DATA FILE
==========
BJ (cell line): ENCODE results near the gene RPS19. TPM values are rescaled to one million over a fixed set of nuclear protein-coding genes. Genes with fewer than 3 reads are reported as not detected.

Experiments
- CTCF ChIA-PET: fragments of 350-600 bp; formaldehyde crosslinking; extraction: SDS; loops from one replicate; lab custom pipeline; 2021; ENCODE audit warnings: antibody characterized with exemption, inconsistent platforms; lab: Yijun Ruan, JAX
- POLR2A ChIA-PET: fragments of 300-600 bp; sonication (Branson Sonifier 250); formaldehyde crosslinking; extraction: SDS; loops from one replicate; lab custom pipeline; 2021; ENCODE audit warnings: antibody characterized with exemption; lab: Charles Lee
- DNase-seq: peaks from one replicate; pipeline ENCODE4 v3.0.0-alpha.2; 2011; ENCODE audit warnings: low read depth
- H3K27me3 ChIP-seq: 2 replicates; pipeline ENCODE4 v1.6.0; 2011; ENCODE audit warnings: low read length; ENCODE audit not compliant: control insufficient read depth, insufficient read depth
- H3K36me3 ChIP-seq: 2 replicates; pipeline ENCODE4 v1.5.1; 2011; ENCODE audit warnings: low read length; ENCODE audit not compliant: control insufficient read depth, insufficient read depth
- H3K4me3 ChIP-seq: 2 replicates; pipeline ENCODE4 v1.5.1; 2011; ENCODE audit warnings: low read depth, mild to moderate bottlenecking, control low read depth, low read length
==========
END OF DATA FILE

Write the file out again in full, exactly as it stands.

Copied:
BJ (cell line): ENCODE results near the gene RPS19. TPM values are rescaled to one million over a fixed set of nuclear protein-coding genes. Genes with fewer than 3 reads are reported as not detected.

Experiments
- CTCF ChIA-PET: fragments of 350-600 bp; formaldehyde crosslinking; extraction: SDS; loops from one replicate; lab custom pipeline; 2021; ENCODE audit warnings: antibody characterized with exemption, inconsistent platforms; lab: Yijun Ruan, JAX
- POLR2A ChIA-PET: fragments of 300-600 bp; sonication (Branson Sonifier 250); formaldehyde crosslinking; extraction: SDS; loops from one replicate; lab custom pipeline; 2021; ENCODE audit warnings: antibody characterized with exemption; lab: Charles Lee
- DNase-seq: peaks from one replicate; pipeline ENCODE4 v3.0.0-alpha.2; 2011; ENCODE audit warnings: low read depth
- H3K27me3 ChIP-seq: 2 replicates; pipeline ENCODE4 v1.6.0; 2011; ENCODE audit warnings: low read length; ENCODE audit not compliant: control insufficient read depth, insufficient read depth
- H3K36me3 ChIP-seq: 2 replicates; pipeline ENCODE4 v1.5.1; 2011; ENCODE audit warnings: low read length; ENCODE audit not compliant: control insufficient read depth, insufficient read depth
- H3K4me3 ChIP-seq: 2 replicates; pipeline ENCODE4 v1.5.1; 2011; ENCODE audit warnings: low read depth, mild to moderate bottlenecking, control low read depth, low read length